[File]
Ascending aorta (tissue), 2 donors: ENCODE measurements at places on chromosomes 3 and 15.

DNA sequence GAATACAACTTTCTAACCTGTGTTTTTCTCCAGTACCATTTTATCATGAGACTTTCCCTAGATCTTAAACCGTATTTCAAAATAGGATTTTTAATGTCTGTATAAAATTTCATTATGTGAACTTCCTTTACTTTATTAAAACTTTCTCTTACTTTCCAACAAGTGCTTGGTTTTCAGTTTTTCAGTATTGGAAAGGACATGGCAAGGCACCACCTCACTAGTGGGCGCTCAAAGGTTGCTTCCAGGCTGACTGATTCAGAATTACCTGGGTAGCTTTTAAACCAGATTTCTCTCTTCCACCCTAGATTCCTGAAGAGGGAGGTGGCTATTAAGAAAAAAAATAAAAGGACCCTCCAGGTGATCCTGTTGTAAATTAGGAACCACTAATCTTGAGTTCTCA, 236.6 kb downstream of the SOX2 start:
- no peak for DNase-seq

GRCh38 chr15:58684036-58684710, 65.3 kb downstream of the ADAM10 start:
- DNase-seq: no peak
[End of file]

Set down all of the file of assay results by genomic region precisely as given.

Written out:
Ascending aorta (tissue), 2 donors: ENCODE measurements at places on chromosomes 3 and 15.

DNA sequence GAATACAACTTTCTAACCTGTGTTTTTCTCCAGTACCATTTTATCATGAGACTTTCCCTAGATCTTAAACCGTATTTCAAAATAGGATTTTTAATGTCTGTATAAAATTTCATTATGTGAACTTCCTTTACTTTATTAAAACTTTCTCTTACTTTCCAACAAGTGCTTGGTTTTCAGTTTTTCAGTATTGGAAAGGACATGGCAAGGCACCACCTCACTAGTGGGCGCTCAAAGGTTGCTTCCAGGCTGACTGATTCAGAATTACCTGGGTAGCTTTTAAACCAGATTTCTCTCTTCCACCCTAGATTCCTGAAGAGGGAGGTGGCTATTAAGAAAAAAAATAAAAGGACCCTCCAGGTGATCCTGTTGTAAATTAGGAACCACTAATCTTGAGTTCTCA, 236.6 kb downstream of the SOX2 start:
- no peak for DNase-seq

GRCh38 chr15:58684036-58684710, 65.3 kb downstream of the ADAM10 start:
- DNase-seq: no peak